What does it mean when our hair falls out? While it is important not to make generalizations, each person being different and having a different relationship to their hair, I do think it can be useful to look deeply into the psyche’s shadows, the unseen parts, to enquire what might be at the root of hair pathology.

Hair is an interesting thing. We can hide behind it, we can style it into whatever persona we choose, or we might metaphorically tear it out through frustration. From a depth psychological perspective, in other words exploring the unconscious elements of our psyche, hair can be viewed symbolically. We can see it as our strength, think Samson and Delilah, or it can be our thoughts growing out of our head, of our expression or our ideas perhaps. Many indigenous cultures don’t cut their hair because hair represents a continuation of the self and thoughts, some monks shave their heads as a ritual to signify giving up material things, including looks. From a physiological perspective, hair is connected to our animal or primitive part of our nature. The hairs on our body alert us to danger, they are an important part of our sense of touch. The more civilized we become the more we cut, tame, style, shave our hair and bodies, trying to distance ourselves from our indigenous sensuous nature. My hair used to be long, wild, and definitive of my personality; wild, free, and intuitive. Perhaps I have lost this part of myself.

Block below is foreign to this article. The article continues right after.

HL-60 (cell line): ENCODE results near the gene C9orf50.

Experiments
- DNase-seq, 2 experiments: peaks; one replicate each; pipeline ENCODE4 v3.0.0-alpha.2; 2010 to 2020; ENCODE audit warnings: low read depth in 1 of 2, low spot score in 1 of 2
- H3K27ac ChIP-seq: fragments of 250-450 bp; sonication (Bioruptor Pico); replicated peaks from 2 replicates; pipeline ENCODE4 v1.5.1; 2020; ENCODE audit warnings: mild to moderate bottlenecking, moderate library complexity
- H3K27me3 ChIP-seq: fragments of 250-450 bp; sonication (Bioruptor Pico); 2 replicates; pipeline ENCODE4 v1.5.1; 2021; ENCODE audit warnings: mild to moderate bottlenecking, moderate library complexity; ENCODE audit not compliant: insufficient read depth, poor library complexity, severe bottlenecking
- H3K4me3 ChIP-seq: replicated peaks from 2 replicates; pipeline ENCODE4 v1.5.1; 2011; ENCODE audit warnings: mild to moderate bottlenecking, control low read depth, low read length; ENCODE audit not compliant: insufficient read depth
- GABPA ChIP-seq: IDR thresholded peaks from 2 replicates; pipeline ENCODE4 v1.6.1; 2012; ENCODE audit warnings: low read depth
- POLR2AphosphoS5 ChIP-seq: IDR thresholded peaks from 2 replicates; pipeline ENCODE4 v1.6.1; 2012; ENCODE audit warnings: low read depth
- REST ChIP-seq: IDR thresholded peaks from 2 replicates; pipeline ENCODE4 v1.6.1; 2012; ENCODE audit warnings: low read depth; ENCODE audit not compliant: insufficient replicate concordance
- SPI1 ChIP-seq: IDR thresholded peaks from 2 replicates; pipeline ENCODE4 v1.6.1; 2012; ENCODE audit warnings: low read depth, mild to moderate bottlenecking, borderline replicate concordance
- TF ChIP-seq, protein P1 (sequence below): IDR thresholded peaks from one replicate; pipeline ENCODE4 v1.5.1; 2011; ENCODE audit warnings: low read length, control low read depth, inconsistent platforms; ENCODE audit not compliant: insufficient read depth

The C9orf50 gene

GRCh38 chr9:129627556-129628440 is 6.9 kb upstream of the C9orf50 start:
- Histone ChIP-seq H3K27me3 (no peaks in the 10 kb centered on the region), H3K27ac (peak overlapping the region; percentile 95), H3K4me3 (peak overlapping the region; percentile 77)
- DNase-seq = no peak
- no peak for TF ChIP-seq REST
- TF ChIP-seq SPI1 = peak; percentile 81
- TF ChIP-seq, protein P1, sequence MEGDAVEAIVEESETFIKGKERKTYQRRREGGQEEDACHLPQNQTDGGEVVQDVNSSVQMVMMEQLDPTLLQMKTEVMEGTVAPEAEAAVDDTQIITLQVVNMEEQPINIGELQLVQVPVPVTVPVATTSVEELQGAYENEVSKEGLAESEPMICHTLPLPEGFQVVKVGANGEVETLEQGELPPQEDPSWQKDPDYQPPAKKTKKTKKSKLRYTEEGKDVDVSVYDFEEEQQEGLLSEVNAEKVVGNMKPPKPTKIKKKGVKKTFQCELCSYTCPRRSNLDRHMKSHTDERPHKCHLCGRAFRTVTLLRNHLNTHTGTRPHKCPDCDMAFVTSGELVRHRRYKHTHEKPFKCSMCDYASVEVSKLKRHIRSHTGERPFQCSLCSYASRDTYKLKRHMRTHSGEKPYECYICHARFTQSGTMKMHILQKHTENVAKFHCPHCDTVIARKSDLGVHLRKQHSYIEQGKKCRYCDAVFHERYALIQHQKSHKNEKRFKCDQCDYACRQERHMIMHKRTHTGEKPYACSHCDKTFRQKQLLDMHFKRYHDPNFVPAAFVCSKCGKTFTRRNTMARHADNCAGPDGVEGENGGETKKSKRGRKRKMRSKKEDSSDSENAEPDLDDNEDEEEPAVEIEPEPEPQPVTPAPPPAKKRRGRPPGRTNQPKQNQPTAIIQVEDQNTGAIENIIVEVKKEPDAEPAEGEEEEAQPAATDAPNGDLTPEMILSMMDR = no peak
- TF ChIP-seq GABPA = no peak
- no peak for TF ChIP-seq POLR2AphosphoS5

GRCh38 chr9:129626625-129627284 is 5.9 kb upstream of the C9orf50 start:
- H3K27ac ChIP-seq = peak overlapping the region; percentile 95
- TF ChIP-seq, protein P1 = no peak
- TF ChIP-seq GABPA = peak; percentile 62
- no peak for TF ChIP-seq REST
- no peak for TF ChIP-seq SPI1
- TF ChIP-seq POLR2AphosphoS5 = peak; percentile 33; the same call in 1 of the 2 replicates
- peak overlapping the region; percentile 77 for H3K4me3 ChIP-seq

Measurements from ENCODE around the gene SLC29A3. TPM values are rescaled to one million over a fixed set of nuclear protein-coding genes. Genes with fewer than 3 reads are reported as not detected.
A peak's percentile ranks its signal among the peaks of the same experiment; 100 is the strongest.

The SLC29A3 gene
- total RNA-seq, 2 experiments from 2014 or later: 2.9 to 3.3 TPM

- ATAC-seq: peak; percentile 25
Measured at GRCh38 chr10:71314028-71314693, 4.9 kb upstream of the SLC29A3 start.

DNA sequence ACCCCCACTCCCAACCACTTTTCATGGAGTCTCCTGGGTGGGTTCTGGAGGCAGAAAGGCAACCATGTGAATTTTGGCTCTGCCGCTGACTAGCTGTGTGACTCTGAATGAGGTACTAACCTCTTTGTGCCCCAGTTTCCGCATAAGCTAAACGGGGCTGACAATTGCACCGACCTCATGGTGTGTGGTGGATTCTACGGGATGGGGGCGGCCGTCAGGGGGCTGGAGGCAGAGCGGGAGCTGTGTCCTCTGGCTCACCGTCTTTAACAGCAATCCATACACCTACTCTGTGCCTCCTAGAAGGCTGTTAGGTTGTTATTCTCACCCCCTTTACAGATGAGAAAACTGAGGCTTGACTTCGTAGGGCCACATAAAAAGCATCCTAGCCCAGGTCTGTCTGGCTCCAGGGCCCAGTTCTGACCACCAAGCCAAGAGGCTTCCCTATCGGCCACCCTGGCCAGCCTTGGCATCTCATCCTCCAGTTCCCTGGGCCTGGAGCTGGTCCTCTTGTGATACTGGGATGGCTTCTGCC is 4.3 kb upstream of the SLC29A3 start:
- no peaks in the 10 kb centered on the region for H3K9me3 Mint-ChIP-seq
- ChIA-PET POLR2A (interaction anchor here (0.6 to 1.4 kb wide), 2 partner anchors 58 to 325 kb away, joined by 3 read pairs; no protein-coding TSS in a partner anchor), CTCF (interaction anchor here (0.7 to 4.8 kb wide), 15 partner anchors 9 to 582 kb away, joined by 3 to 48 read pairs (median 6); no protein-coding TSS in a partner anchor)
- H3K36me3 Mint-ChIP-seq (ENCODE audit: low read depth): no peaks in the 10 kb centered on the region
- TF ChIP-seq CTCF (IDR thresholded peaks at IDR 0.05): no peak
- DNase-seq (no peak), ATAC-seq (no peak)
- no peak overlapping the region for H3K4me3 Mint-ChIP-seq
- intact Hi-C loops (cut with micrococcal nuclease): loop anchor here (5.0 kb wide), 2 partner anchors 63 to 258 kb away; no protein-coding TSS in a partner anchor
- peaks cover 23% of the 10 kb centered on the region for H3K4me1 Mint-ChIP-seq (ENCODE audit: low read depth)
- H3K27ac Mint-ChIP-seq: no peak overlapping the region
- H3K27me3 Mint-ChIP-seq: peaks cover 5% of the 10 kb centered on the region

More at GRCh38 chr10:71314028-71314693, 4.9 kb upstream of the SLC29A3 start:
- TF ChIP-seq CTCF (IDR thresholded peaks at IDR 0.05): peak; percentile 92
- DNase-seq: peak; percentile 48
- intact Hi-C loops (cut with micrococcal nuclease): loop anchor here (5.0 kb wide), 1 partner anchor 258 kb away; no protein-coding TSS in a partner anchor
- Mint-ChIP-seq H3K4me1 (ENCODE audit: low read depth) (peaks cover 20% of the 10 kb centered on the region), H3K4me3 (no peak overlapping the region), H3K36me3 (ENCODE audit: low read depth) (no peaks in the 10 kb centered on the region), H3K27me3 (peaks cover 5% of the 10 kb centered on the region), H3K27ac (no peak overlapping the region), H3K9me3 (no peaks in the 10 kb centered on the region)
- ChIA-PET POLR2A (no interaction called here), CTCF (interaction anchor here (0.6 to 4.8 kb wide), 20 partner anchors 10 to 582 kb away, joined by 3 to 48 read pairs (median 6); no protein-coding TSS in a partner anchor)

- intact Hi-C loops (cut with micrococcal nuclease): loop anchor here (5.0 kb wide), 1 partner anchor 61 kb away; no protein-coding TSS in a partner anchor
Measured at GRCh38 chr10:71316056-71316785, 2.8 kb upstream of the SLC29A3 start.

As I ponder on my own body’s alopecia response, whatever its message is to me, whatever life change I need to make, I certainly know that it has changed my relationship to my looks. I can no longer hide behind my looks with my long beautiful hair. I have had to come out and say this is who I am on the inside. It is a vulnerable thing. There is no longer any hiding behind my prettiness. I have been stripped bare. I have nowhere to hide.

I tried to cover up my hair loss for as long as I could, hiding the ever growing bald patches with new hair styles and hats. Then I gave up. I saw the hair loss process as a stripping away of my defensive layers that no longer served me. It seems that I must express my inner self, express my ideas, reclaim my wilder, primal nature. Perhaps when I do this my long wild Leoine mane will grow back. Perhaps not. But I have certainly learned to face fears of showing my vulnerability and inner nature, and that is surely a good thing. To my mind, listening to the messages from our body is an essential practice if we are to fully evolve into our true self.